With his vast wealth of knowledge, experience, and a proven track record of success, Emanuel Steward was undoubtedly one of the greatest trainers the sport of boxing has ever seen. In fact, he trained and/or managed 41 world champions during his illustrious career, and this included two of the longest reigning heavyweight champions in history: Lennox Lewis and Wladimir Klitschko. His long celebrated success was largely the result of his incredible boxing mind. Steward was simply masterful when it came to developing a sound fight plan that would give his boxers their best chance at victory. He also had an exceptional ability when it came to fine-tuning the existing strengths of a given fighter. This was important. Emanuel never tried to implement a complete stylistic overhaul. Instead he worked with what he had in front of him and always stressed the importance of fundamental basics, which included good balance and working behind a solid jab. This was essential to his philosophical outlook as a trainer. Continue reading
“A lot of guys get ready for me, and they get ready for the wrong ‘Kid Chocolate’ because I got many ways to my game that I can fight. I can bang, I can jab, I can use my speed, I can use my head, I can work with my defense—I can do it all!” – Peter Quillin
Exclusive Interview by Geoffrey Ciani – Last night I was afforded the opportunity to speak with middleweight contender Peter ‘Kid Chocolate’ Quillin (27-0, 20 KOs), who will be challenging WBO champion Hassan N’Dam N’Jikam (27-0, 17 KOs) on October 20 at the Barclays Center in Brooklyn, New York. Quillin spoke about his career, including his most recent victory against Winky Wright, his preparations for his first title shot, and what he feels he needs to do to be successful and capture his first world championship. He also provided his views on a variety of recent contests that have occurred in and around his weight class, including: Sergio Martinez’s victory over Julio Cesar Chavez Junior, Gennady Golovkin’s impressive knockout against Grzegorz Proksa, Daniel Geale’s upset win in his unification bout with Felix Sturm, and Andre Ward’s one-sided showcase against ‘Bad’ Chad Dawson. Here is a complete transcript of what Quillin had to say.
GEOFFREY CIANI: Hello boxing fans. This is Geoffrey Ciani from East Side Boxing and I am joined by undefeated middleweight contender Peter ‘Kid Chocolate’ Quillin. How’s everything going today, Pete?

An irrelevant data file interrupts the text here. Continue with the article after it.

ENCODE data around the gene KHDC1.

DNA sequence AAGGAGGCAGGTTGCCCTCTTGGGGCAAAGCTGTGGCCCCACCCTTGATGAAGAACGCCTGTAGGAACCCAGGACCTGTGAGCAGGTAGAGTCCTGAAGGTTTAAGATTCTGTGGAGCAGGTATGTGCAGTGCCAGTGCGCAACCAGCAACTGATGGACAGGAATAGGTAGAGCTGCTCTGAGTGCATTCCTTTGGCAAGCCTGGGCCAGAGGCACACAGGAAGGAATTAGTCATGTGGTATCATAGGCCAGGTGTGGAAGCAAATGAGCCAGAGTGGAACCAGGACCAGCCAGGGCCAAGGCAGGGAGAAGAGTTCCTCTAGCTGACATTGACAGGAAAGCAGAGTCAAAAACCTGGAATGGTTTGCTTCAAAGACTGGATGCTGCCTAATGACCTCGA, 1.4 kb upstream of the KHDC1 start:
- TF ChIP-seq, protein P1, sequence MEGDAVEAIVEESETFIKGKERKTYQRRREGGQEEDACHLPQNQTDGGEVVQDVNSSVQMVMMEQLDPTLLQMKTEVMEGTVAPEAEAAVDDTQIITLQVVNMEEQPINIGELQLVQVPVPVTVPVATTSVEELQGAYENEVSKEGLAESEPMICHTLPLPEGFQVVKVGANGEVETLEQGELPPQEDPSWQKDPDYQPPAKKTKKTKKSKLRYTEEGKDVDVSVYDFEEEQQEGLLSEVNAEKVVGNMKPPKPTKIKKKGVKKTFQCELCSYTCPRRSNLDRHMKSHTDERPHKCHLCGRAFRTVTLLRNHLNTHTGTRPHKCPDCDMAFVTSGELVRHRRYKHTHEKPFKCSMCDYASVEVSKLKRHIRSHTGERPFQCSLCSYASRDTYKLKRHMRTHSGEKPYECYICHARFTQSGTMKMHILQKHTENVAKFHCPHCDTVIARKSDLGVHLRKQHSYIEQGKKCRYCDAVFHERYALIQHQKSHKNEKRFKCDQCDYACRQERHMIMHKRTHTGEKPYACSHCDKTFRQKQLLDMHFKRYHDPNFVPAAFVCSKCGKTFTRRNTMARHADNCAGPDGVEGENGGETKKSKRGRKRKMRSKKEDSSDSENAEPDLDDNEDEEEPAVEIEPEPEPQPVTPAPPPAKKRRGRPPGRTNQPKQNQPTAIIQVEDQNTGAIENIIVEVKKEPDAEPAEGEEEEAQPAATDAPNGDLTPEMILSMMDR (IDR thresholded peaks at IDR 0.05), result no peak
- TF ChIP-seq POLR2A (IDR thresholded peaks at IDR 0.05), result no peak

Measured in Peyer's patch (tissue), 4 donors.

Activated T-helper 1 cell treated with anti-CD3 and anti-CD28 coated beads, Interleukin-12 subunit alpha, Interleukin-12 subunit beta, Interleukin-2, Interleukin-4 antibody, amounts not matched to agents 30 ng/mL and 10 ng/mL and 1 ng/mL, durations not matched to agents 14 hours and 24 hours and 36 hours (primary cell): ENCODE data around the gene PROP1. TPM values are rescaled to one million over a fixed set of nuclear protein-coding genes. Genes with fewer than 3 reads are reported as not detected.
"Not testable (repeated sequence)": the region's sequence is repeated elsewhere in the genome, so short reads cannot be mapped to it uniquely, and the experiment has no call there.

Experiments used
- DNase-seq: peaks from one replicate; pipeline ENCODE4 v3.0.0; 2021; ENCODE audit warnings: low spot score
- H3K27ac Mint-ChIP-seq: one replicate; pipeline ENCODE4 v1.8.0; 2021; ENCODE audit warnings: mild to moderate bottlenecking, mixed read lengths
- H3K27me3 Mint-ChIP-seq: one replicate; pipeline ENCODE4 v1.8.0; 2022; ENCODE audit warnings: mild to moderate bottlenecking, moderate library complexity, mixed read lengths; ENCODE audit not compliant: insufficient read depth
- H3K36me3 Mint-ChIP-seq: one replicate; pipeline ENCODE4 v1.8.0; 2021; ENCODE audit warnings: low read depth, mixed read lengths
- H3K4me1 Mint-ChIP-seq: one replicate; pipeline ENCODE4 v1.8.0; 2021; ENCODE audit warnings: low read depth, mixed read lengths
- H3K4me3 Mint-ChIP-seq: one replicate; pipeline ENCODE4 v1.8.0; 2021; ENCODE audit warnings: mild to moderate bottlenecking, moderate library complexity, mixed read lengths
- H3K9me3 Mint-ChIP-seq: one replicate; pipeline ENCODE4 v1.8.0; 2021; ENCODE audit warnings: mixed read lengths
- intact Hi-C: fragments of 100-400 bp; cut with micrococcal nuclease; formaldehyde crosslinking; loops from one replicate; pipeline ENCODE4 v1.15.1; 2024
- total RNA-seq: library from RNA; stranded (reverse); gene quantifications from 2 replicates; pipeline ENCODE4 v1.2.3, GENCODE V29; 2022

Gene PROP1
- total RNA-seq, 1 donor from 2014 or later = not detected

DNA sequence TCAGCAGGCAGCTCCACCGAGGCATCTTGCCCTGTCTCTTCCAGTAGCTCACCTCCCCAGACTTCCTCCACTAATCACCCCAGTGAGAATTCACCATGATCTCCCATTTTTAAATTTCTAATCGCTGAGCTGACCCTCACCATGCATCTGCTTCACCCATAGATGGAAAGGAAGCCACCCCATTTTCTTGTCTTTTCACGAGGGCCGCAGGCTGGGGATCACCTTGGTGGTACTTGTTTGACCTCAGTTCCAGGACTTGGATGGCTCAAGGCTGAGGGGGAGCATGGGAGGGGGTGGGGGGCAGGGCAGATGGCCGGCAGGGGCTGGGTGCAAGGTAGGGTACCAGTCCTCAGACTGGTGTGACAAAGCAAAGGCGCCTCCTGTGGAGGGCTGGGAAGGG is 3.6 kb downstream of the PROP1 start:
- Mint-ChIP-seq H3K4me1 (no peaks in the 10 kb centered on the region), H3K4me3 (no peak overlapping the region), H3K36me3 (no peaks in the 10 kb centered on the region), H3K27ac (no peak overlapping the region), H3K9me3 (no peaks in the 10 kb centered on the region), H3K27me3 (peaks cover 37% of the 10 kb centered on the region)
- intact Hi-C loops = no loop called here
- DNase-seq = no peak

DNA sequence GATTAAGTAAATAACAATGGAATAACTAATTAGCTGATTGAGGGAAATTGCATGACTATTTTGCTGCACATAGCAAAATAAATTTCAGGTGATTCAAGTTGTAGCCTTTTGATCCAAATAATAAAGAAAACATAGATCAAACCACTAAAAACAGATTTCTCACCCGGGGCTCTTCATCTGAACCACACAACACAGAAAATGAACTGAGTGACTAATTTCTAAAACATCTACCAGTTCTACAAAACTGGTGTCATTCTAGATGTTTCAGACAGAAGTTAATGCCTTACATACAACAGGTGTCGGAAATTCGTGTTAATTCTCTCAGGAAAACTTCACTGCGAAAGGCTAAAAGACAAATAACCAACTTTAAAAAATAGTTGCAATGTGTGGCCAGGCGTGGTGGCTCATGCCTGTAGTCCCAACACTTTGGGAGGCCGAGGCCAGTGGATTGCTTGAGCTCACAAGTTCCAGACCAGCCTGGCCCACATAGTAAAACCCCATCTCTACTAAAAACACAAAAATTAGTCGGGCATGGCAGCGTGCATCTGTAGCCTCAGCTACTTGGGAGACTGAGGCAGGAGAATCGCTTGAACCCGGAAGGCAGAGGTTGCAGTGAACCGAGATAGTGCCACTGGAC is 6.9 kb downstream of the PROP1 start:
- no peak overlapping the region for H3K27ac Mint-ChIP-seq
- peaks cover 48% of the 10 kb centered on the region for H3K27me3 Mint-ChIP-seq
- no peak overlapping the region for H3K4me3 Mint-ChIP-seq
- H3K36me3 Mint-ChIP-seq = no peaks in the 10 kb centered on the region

PETER QUILLIN: I am super blessed taking everything one day at a time. How are you doing?
CIANI: I’m doing very well. Thank you, Pete. You have a big fight coming up October 20 for the WBO middleweight title. You’ll be taking on Hassan N’Dam N’Jikam. How do you feel about your preparations and training for this fight?
QUILLIN: I’ve been here already two and a half months, almost three months now, so I’m feeling in shape. I feel good. Sparring has been bringing the best out of me. So this opportunity coming my way, I’m going to be more than ready to knock down that bridge, and to go ahead and let everybody know once I rebuild the bridge, that it’s going to be a better looking bridge. It’s going to be a better champion that owns this belt. Continue reading
by Geoffrey Ciani – Ever since Sergio Martinez scored a devastating second round knockout against Paul Williams, he has been gunning for a big name opponent. Unfortunately for Martinez, he was unsuccessful in his attempts to lure boxing superstars Floyd Mayweather or Manny Pacquiao into the squared circle. Therefore the 2010 ‘Fighter of the Year’ has been biding his time, having spent the last couple of years taking on lesser known competition in the forms of Serhiy Dzinziruk, Darren Barker, and Matthew Macklin. This Saturday night Martinez will finally get his chance to shine when he takes on Julio Cesar Chavez Junior.
The son of a legend, Chavez’s career was initially viewed as nothing more than a cheap gimmick to cash in on his father’s name. He has since, however, shown vast improvement and began carving out a mark of his own. This was best illustrated in his most recent performance when he overpowered Andy Lee for a seventh round stoppage in June. Chavez is a big strong middleweight who frequently enters the ring well above the official 160 pound middleweight limit on fight night. He is a brutal body puncher whose sheer size and power have enabled him to officially remain undefeated through 48 professional contests. Continue reading
“But as far as my personal opinion, and I think that I’m entitled to have my personal opinion like Steve Bunce or anybody else who’s a Joe Calzaghe fan—in my opinion we would have chewed him up!”—Virgil Hunter
Exclusive Interview by Geoffrey Ciani – Yesterday afternoon I was afforded the opportunity to speak with boxing trainer Virgil Hunter, who recently helped prepare and guide Andre Ward to his tremendous victory last weekend against ‘Bad’ Chad Dawson. Hunter shared his views on training and preparations for that fight, the action that unfolded in the match itself, and future plans for him and Ward. He also provided his unique insight for the upcoming middleweight showdown this Saturday night between Sergio Martinez and Julio Cesar Chavez Junior. Here is a complete transcript from that interview.
GEOFFREY CIANI: Hello everyone. This is Geoffrey Ciani from East Side Boxing and I am joined here today by head trainer Virgil Hunter, who recently helped lead Andre Ward to his spectacular victory against Chad Dawson last weekend. How’s everything going, Virgil?
VIRGIL HUNTER: Everything’s going good today. How are you today?
CIANI: I’m doing very well, thank you. And I have to say Virgil, I was very impressed with Andre’s performance, and the thing that impressed me the most was the way he was able to neutralize Chad’s jab right from the get-go through footwork and upper body movement. I’m wondering is that something you specifically worked on in camp to take away Chad’s jab?
HUNTER: Well that’s one of the specifics that we worked on to take away his jab. Actually the position of his eyes in an area of Chad was the most important thing. If we had the eyes positioned in the right place we knew that his body would be positioned in the right place and that he could maneuver Chad. We wanted to maneuver his jab. We wanted to give him the target that we wanted to give him, so it was very important that the positions were adhered to. So his eyes were the most important thing in that situation, and we worked on that, and once we got the hang of where the eyes were supposed to be, and the position his eyes were supposed to be in and centered on, the rest was pretty easy. Continue reading